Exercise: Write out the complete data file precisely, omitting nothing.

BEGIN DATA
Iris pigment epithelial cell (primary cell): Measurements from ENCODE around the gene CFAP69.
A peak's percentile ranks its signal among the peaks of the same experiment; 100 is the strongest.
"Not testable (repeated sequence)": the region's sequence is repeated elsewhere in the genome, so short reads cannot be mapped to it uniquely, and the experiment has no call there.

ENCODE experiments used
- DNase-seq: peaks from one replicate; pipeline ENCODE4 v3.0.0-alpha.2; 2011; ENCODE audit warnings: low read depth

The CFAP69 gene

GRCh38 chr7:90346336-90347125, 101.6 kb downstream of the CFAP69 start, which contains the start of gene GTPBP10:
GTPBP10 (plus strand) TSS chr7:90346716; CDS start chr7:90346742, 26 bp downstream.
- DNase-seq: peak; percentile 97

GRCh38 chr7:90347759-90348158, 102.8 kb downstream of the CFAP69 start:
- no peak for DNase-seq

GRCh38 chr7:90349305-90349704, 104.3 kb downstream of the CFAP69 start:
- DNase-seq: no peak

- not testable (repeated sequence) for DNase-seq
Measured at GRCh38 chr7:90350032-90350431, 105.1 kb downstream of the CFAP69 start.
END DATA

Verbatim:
Iris pigment epithelial cell (primary cell): Measurements from ENCODE around the gene CFAP69.
A peak's percentile ranks its signal among the peaks of the same experiment; 100 is the strongest.
"Not testable (repeated sequence)": the region's sequence is repeated elsewhere in the genome, so short reads cannot be mapped to it uniquely, and the experiment has no call there.

ENCODE experiments used
- DNase-seq: peaks from one replicate; pipeline ENCODE4 v3.0.0-alpha.2; 2011; ENCODE audit warnings: low read depth

The CFAP69 gene

GRCh38 chr7:90346336-90347125, 101.6 kb downstream of the CFAP69 start, which contains the start of gene GTPBP10:
GTPBP10 (plus strand) TSS chr7:90346716; CDS start chr7:90346742, 26 bp downstream.
- DNase-seq: peak; percentile 97

GRCh38 chr7:90347759-90348158, 102.8 kb downstream of the CFAP69 start:
- no peak for DNase-seq

GRCh38 chr7:90349305-90349704, 104.3 kb downstream of the CFAP69 start:
- DNase-seq: no peak

- not testable (repeated sequence) for DNase-seq
Measured at GRCh38 chr7:90350032-90350431, 105.1 kb downstream of the CFAP69 start.